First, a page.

Up in Smoke

Tobacco is the only freely available product which, when used as intended, kills every second person using it.

Because of its transient effects on the brain, smoking tobacco formed part of religious ceremonies in South America as far back as 5000BC. The tobacco plant was introduced to France in 1560 by Jean Nicot (after whom Nicotine is named): this reached America by 1612, and by the end of the century smoking had reached every major civilization of the time. Today, there are an estimated 1 250 000 000 smokers worldwide.
A cigarette is said to contain more than 4000 chemicals, 60 of which are known to cause cancer. Apart from the actual tobacco, there is the filter and the paper, which is treated with chemicals so that it doesn’t burn but smoulders slowly. These chemicals are also inhaled, at high temperatures, when you smoke. All these substances are responsible for the health problems caused by smoking.
The other important substance in cigarettes is nicotine: though it also has physical effects, it does not cause the lung damage or the cancers. But nicotine is highly addictive so the smoker keeps on smoking, and thus keeps inhaling the toxins which do the damage.
Within ± 10 seconds of being inhaled, nicotine reaches your brain, where it acts on receptors causing the release of a hormone called Dopamine, also known as “the pleasure hormone”. Like the nicotine, the dose of dopamine is short-lived : to recreate the pleasant effect, another dose of nicotine is needed. In addition, the smoker becomes used to dopamine, and eventually needs a larger amount to get the same pleasant effect as before and will also smoke more often to avoid the unpleasant effects of being without dopamine in his circulation. By this stage true nicotine addiction is established. Adding menthol to tobacco increases the effect of the nicotine, making it even more addictive.
Initially, small doses of nicotine are stimulating, increasing alertness, pulse rate and blood pressure. As smoking increases, the higher dose of nicotine causes mild sedation, which is why many smokers will light up to calm themselves when under stress.

Besides lung cancer, continued smoking has other effects on the body, and can lead to stiffened, narrowed arteries, raised cholesterol, osteoporosis, blood clots, strokes and heart attacks, and on average, reduces lifespan by 15 years.
The risk of lung cancer is proportional to the total lifetime consumption of cigarettes (one pack year equals 365 packs of cigarettes) and to the intensity at which they were smoked. So a person smoking 30 cigarettes daily for 5 years has a higher cancer risk than a person smoking 5 cigarettes daily for 10 years.
Another substance inhaled when smoking is carbon monoxide (as found in car exhaust fumes): this binds strongly to haemoglobin in red blood cells preventing oxygen from being absorbed. Smokers thus deprive their whole body of adequate oxygen. Because the cigarette is kept burning, the smoke inhaled is hot and dry and this irritates and dries out all the airways from the lips, nose and sinuses, down to the smallest parts of the lungs. This constant irritation and heat exposure triggers increased mucus production and decreases the respiratory tract’s resistance to infection.
Male smokers have three time the risk of heart attack compared to non-smokers, but the risk for a woman who smokes is six time greater.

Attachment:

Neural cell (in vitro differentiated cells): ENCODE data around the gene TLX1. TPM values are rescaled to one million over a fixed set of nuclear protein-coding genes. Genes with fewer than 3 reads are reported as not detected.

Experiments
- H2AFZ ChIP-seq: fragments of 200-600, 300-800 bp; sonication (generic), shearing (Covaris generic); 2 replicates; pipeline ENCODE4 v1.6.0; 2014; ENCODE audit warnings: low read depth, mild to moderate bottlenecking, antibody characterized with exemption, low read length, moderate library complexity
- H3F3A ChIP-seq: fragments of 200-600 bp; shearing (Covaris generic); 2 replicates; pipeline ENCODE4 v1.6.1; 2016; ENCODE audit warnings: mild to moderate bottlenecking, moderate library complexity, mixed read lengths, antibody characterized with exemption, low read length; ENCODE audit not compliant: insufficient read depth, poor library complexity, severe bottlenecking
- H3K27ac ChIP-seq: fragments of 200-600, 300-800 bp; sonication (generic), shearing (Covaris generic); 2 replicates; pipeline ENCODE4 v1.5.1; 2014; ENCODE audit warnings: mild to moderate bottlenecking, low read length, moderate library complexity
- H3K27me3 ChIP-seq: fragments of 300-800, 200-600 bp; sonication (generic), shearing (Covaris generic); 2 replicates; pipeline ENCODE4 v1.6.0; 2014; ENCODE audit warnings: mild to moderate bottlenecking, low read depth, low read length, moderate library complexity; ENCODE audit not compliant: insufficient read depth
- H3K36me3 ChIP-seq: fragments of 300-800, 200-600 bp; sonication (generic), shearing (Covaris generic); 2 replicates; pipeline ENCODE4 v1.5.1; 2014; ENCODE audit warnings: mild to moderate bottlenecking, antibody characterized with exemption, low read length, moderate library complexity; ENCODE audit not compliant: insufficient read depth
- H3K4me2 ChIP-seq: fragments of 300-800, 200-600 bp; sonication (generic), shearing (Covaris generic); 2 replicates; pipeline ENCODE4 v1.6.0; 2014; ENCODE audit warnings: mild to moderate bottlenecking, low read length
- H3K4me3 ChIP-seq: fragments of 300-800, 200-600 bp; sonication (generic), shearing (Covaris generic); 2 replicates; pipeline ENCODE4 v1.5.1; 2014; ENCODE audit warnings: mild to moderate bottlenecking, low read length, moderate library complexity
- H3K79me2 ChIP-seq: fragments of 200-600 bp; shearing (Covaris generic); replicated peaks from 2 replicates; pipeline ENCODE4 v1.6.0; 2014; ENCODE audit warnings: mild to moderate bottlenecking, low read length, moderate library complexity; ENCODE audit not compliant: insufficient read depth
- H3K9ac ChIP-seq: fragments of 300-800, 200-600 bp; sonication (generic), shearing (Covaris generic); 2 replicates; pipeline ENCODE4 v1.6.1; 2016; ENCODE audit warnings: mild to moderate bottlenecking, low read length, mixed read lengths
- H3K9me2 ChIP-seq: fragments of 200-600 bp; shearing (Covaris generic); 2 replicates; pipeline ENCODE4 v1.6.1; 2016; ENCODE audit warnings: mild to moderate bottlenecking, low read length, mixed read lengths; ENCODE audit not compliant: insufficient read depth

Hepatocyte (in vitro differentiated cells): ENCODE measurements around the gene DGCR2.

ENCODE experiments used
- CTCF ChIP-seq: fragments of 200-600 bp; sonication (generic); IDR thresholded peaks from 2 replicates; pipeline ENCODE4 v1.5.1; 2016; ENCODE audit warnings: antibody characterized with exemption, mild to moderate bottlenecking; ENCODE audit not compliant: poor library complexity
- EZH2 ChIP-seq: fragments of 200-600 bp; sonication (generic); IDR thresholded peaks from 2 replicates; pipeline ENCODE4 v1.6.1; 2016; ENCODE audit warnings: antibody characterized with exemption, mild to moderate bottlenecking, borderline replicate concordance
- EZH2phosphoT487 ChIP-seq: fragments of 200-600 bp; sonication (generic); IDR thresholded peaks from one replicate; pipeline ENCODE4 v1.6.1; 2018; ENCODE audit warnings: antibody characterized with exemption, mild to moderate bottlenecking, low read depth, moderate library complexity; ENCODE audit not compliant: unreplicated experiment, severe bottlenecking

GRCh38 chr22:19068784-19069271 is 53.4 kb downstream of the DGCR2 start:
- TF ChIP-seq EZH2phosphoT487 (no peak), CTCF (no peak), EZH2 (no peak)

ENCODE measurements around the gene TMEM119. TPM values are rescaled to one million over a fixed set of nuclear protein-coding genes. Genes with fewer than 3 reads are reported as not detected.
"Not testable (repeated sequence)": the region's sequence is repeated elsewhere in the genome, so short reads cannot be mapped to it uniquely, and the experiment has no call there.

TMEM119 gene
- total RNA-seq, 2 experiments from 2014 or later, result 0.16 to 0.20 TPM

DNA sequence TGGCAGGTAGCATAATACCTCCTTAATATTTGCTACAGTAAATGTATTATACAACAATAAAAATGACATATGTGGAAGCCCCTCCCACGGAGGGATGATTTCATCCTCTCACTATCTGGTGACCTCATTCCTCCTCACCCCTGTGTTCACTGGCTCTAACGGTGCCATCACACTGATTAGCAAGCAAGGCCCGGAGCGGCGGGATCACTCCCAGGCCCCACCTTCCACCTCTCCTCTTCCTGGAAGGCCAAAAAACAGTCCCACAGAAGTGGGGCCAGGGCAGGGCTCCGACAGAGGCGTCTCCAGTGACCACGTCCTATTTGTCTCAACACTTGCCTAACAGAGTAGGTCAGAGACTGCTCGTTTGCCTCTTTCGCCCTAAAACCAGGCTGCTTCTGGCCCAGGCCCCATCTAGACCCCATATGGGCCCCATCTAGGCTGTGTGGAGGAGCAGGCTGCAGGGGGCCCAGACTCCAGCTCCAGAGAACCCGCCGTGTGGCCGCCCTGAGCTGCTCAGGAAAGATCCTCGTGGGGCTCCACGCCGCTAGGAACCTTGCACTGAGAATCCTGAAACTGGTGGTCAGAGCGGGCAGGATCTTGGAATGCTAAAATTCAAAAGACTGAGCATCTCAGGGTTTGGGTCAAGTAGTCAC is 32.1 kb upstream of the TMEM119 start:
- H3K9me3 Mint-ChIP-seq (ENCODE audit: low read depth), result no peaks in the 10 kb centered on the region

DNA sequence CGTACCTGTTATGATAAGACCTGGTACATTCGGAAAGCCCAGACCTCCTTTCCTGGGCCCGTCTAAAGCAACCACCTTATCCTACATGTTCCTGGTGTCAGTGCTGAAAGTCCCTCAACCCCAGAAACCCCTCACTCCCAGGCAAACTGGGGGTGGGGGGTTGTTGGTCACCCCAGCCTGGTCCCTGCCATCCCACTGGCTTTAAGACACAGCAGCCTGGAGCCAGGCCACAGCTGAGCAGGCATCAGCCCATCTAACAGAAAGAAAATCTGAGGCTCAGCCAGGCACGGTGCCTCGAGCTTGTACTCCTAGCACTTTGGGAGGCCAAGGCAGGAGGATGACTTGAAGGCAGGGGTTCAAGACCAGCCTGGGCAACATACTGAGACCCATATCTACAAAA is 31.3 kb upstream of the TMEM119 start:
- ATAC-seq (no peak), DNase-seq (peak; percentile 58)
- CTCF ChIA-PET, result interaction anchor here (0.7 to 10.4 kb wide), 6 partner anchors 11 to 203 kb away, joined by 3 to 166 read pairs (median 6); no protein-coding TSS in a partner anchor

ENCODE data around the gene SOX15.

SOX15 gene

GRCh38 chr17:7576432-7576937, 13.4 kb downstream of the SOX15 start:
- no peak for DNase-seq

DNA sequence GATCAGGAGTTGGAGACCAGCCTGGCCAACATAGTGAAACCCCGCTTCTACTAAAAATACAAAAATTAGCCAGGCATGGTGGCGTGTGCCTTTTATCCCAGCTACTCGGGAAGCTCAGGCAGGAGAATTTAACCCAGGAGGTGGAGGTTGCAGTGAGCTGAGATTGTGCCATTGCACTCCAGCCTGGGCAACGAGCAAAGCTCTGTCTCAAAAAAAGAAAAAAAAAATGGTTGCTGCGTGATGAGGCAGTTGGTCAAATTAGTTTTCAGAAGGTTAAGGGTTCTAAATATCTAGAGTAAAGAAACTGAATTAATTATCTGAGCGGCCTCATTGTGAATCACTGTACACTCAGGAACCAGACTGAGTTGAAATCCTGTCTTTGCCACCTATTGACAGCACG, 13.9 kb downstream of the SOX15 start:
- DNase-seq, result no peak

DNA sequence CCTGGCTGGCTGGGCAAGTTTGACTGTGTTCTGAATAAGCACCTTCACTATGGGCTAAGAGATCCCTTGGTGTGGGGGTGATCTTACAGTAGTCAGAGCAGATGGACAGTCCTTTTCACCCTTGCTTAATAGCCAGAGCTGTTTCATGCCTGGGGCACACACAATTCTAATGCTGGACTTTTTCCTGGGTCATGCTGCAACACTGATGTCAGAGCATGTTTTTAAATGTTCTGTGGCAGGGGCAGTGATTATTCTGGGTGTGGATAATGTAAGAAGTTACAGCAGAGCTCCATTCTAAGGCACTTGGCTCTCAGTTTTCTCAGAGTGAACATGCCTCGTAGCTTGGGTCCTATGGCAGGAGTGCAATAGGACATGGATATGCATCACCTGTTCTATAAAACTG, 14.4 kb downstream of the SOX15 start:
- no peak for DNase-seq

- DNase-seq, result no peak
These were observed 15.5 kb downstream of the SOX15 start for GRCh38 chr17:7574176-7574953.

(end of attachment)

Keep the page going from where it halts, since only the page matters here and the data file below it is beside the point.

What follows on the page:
Smoking affects fertility, reducing a woman’s chance of conceiving by ± 40%. Smoking during pregnancy has many affects on the baby: nicotine causes arteries to constrict, which reduces the blood supply to the baby. In addition, the carbon monoxide inhaled by the mother decreases the amount of oxygen available in that reduced blood supply, leading to chronic oxygen shortage for the baby. This greatly increases the risk of an underweight baby, preterm birth and even stillbirth.
Babies born to mothers who smoke have three times the risk of Sudden Infant Death Syndrome (cot death) and may be more susceptible to asthma in childhood. Learning disorders, lower IQ’s and behavioural problems are also more frequent, and thought to be due to the chronic oxygen shortage before birth cause by the mother’s smoking. Whilst not as severe as in smoking, inhaling second-hand smoke can have a similar negative effect on the unborn babies of pregnant women.
Nicotine is also found in the breast milk of smoking mothers who are thus feeding their babies nicotine several times a day: the baby will have no choice but to suffer the effects of nicotine on its body simply because its mother smokes.

Quitting smoking is one of the best decisions you could ever make for yourself and for people you care for. Smoking is more than just a chemical addiction: there are associated behavior patterns and triggers (social, emotional etc) which must be dealt with at the same time.
Medication is available to help with curbing the desire to smoke, and to minimize withdrawal effects. Studies show that the best results are obtained using medication with a support system which can include group meetings, e-mail support, even psychologist input for behavior modification if needed. On average, three months is needed to fully break the habit.
Within 48 hours of your last cigarette, nicotine & carbon monoxide is cleared from your circulation and your taste buds start to re-awaken. By one month, your face looks clearer, and your lungs become able to clear out the accumulated mucus with effective coughing. By the third month, unless your lungs have been damaged by smoking, the coughing/wheezing subsides, and within a few years your cigarette-related risk of heart attack and lung cancer will be halved.

Smoking in history…
• 1912 the first concerns were raised that cigarette smoking might cause lung cancer
• 1938 statistics linked smoking to an increased risk of premature death
• 1966 smoking was shown to cause a gene mutation causing cells to become cancerous.

- Copyright Dr Anna Hall